Steve Spurrier fell on his sword Friday. Because of inattention or apathy or ignorance or maybe because he thought it was the thing to do, Spurrier voted Ole Miss’ Jevan Snead, not Florida’s Tim Tebow, as the preseason All-SEC quarterback.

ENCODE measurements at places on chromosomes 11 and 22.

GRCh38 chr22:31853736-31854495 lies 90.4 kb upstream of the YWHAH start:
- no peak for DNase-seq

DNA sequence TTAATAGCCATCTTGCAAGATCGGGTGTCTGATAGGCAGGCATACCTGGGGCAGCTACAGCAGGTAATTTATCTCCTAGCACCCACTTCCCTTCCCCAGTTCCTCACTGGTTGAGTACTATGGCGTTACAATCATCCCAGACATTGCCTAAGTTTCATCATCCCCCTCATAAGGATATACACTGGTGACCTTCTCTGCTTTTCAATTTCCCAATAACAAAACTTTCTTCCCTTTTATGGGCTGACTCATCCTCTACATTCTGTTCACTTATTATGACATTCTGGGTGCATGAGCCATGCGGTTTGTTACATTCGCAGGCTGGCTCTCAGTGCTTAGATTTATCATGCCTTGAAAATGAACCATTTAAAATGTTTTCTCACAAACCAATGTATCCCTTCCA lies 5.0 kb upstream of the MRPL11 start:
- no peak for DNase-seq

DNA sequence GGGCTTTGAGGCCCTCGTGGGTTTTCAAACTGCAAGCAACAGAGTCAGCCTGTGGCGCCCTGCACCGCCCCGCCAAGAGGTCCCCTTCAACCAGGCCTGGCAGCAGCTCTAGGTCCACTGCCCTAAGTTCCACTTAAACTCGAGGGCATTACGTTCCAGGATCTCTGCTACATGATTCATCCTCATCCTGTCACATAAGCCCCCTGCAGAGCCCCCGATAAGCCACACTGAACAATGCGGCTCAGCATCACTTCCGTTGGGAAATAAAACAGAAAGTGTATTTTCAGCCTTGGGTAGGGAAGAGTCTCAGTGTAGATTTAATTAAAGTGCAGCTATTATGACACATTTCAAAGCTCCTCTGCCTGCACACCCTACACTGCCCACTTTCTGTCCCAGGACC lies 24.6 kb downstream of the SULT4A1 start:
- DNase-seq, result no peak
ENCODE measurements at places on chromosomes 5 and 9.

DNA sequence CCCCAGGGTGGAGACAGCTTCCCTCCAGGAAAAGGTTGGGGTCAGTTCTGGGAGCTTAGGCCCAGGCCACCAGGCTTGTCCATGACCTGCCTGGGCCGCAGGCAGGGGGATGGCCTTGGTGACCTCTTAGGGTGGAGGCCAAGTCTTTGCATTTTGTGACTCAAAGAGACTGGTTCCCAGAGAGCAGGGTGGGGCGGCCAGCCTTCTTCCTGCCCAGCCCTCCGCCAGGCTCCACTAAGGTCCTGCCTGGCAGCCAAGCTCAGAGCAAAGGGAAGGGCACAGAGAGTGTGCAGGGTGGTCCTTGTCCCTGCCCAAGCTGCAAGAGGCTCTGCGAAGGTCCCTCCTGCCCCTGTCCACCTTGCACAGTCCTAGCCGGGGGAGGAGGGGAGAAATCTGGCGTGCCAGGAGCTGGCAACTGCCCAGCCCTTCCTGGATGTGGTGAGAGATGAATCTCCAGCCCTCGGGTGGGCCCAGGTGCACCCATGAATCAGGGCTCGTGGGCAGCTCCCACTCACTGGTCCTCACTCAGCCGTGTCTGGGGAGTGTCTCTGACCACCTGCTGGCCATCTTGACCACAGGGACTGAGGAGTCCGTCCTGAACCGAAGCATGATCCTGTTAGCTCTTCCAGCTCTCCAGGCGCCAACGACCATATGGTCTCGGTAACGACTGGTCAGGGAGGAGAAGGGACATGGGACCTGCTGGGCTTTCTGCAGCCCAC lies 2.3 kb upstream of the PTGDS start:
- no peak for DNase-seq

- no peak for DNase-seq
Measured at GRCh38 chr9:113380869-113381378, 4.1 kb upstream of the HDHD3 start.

A capital crime south of the Mason-Dixon Line. So Spurrier retreated like Lee at Gettysburg, throwing his director of football operations under the Winnebago, saying Charles Bloom filled out the ballot and Spurrier gave it merely a glance. Typical football coach. Not even Spurrier, as plain-spoken of a coach as we’ve got in the sport, has the courage of his convictions. Either wussed out and found a scapegoat or didn’t care enough in the first place what was attributed to his name. Frankly, who cares who is the preseason All-SEC quarterback? But there is a vote that does count: the coaches poll, which provides one-third of the components to determine the national-title game participants. And the cowardly coaches have again voted to make their ballots secret. Enough of this nonsense. Time to tell college football coaches their voices have lost all credibility. Time to tell college football coaches no one cares what they think. Time to toss the coaches poll into the Caspian Sea. The brash, brazen Spurrier’s backbone turned to jelly when his deed was uncovered. Which was needless. Sure, Tebow is the obvious choice. He’s a great quarterback. An epic quarterback. A national-title winning, Heisman-winning, hearts all over Dixie-winning quarterback. But if you want to vote Snead all-conference, what’s the harm? If you or your lieutenant thinks Snead is an absolute load and is going to have a breakout year, that’s interesting. That’s why leagues have these kind of teams, to get people thinking college football. If a preseason team can do nothing but besmirch the honor of a player like Tebow, then the time has come to do something else with our summers. Spurrier’s story confirms what we’ve been told for decades, that many coaches hand over their poll or honors ballots to an underling. The coaches poll always was inferior to the AP poll and historically almost always followed the AP, a week later, as if the coach or his Man Friday just waited to check out the voters who were really paying attention. Of course, when The Associated Press fled the BCS process, and the Harris Poll replaced it, the coaches ascended in status.
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